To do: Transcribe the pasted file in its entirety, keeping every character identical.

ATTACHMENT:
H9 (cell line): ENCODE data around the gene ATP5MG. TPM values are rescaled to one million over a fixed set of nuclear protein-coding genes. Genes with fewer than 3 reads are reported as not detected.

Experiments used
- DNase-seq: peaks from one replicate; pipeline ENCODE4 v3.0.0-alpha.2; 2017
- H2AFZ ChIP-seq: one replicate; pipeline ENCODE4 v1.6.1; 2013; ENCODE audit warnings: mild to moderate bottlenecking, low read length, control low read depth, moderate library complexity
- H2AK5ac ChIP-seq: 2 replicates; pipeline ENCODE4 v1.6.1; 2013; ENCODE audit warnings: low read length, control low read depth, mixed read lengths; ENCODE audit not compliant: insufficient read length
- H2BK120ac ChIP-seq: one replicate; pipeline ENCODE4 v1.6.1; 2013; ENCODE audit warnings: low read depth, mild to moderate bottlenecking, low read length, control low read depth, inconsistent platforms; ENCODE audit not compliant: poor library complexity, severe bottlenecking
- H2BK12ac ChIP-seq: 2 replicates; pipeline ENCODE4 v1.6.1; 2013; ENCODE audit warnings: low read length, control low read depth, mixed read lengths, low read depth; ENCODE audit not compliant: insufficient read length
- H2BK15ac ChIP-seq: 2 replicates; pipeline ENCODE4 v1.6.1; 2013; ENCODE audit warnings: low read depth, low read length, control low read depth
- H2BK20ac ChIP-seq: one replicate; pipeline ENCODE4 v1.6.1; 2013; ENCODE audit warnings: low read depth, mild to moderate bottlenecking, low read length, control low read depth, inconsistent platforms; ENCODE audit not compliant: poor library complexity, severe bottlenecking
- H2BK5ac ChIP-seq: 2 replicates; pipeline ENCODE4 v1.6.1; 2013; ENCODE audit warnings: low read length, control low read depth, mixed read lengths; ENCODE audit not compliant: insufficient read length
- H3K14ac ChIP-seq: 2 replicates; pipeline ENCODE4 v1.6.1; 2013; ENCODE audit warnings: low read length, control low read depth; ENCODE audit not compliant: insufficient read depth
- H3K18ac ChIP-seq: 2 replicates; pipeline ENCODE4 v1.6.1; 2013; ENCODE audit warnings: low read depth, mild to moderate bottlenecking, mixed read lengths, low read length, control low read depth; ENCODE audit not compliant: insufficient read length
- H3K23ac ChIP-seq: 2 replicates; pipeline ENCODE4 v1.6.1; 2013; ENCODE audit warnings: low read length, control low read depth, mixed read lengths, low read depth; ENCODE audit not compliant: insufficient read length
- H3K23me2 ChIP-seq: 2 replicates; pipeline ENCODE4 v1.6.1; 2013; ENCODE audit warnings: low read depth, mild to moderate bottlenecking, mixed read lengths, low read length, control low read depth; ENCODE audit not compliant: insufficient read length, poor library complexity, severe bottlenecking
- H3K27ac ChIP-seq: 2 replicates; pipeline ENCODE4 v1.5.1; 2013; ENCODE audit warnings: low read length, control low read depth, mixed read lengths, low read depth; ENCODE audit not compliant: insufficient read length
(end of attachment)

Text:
H9 (cell line): ENCODE data around the gene ATP5MG. TPM values are rescaled to one million over a fixed set of nuclear protein-coding genes. Genes with fewer than 3 reads are reported as not detected.

Experiments used
- DNase-seq: peaks from one replicate; pipeline ENCODE4 v3.0.0-alpha.2; 2017
- H2AFZ ChIP-seq: one replicate; pipeline ENCODE4 v1.6.1; 2013; ENCODE audit warnings: mild to moderate bottlenecking, low read length, control low read depth, moderate library complexity
- H2AK5ac ChIP-seq: 2 replicates; pipeline ENCODE4 v1.6.1; 2013; ENCODE audit warnings: low read length, control low read depth, mixed read lengths; ENCODE audit not compliant: insufficient read length
- H2BK120ac ChIP-seq: one replicate; pipeline ENCODE4 v1.6.1; 2013; ENCODE audit warnings: low read depth, mild to moderate bottlenecking, low read length, control low read depth, inconsistent platforms; ENCODE audit not compliant: poor library complexity, severe bottlenecking
- H2BK12ac ChIP-seq: 2 replicates; pipeline ENCODE4 v1.6.1; 2013; ENCODE audit warnings: low read length, control low read depth, mixed read lengths, low read depth; ENCODE audit not compliant: insufficient read length
- H2BK15ac ChIP-seq: 2 replicates; pipeline ENCODE4 v1.6.1; 2013; ENCODE audit warnings: low read depth, low read length, control low read depth
- H2BK20ac ChIP-seq: one replicate; pipeline ENCODE4 v1.6.1; 2013; ENCODE audit warnings: low read depth, mild to moderate bottlenecking, low read length, control low read depth, inconsistent platforms; ENCODE audit not compliant: poor library complexity, severe bottlenecking
- H2BK5ac ChIP-seq: 2 replicates; pipeline ENCODE4 v1.6.1; 2013; ENCODE audit warnings: low read length, control low read depth, mixed read lengths; ENCODE audit not compliant: insufficient read length
- H3K14ac ChIP-seq: 2 replicates; pipeline ENCODE4 v1.6.1; 2013; ENCODE audit warnings: low read length, control low read depth; ENCODE audit not compliant: insufficient read depth
- H3K18ac ChIP-seq: 2 replicates; pipeline ENCODE4 v1.6.1; 2013; ENCODE audit warnings: low read depth, mild to moderate bottlenecking, mixed read lengths, low read length, control low read depth; ENCODE audit not compliant: insufficient read length
- H3K23ac ChIP-seq: 2 replicates; pipeline ENCODE4 v1.6.1; 2013; ENCODE audit warnings: low read length, control low read depth, mixed read lengths, low read depth; ENCODE audit not compliant: insufficient read length
- H3K23me2 ChIP-seq: 2 replicates; pipeline ENCODE4 v1.6.1; 2013; ENCODE audit warnings: low read depth, mild to moderate bottlenecking, mixed read lengths, low read length, control low read depth; ENCODE audit not compliant: insufficient read length, poor library complexity, severe bottlenecking
- H3K27ac ChIP-seq: 2 replicates; pipeline ENCODE4 v1.5.1; 2013; ENCODE audit warnings: low read length, control low read depth, mixed read lengths, low read depth; ENCODE audit not compliant: insufficient read length